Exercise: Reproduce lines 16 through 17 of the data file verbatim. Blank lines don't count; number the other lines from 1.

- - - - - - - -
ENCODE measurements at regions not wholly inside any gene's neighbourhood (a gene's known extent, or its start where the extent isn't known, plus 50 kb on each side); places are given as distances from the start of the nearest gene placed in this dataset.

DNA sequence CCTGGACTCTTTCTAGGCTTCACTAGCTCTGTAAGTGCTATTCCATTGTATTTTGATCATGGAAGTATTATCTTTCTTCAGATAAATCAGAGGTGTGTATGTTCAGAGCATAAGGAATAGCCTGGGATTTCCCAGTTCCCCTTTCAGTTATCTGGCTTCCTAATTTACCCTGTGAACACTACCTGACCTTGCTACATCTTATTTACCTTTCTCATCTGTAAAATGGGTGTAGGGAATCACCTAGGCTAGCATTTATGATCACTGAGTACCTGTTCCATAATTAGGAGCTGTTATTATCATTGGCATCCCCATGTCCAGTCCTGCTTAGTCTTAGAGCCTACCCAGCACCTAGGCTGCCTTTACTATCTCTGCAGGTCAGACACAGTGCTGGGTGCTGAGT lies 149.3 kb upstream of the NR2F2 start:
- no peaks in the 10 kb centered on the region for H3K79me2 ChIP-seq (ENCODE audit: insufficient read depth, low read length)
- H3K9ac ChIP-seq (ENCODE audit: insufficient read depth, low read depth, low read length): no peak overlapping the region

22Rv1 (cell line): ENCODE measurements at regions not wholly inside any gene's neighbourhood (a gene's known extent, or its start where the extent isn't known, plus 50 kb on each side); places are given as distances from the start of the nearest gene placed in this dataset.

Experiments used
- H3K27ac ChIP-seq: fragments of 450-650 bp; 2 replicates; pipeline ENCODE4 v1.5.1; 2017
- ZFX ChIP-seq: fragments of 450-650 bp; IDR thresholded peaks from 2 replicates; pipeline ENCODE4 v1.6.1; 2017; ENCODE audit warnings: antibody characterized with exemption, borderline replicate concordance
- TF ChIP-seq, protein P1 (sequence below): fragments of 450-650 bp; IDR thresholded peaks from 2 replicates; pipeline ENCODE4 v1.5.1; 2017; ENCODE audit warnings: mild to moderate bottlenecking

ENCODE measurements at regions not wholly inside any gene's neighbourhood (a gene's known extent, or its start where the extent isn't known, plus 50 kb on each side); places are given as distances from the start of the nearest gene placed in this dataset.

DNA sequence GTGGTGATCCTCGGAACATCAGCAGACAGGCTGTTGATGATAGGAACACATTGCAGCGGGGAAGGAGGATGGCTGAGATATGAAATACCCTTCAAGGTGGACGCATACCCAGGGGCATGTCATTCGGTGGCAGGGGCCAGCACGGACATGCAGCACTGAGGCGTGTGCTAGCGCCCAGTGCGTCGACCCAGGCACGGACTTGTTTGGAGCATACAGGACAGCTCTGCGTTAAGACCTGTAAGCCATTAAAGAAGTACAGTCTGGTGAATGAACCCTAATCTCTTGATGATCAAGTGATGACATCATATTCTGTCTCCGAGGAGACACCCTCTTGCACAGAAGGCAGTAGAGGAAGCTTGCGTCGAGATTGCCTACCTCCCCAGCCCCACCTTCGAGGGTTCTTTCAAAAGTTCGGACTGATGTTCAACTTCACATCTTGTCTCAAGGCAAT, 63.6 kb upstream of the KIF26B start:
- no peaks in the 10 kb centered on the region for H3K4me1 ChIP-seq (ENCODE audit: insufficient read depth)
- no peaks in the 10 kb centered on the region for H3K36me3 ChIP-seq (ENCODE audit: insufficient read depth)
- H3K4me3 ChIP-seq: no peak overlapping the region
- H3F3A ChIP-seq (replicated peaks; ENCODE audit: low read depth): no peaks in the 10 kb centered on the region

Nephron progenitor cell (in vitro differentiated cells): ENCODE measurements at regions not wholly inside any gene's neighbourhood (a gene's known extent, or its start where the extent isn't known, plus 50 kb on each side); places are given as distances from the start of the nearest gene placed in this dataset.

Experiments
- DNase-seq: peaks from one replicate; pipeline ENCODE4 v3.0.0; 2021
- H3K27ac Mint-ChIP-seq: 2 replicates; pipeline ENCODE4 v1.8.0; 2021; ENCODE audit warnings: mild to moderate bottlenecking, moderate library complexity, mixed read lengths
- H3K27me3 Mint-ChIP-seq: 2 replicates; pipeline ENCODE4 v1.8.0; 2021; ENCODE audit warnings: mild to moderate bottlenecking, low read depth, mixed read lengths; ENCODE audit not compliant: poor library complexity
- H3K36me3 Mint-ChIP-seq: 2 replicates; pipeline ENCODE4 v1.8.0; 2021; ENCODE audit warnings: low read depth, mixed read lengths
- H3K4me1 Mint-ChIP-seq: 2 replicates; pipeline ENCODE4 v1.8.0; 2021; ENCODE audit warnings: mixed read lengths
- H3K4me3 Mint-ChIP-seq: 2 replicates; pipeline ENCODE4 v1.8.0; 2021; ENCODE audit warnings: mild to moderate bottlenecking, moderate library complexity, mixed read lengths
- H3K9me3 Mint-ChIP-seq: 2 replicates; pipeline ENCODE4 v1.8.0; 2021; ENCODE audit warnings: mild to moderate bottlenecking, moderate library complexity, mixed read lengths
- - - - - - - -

Nephron progenitor cell (in vitro differentiated cells): ENCODE measurements at regions not wholly inside any gene's neighbourhood (a gene's known extent, or its start where the extent isn't known, plus 50 kb on each side); places are given as distances from the start of the nearest gene placed in this dataset.

Experiments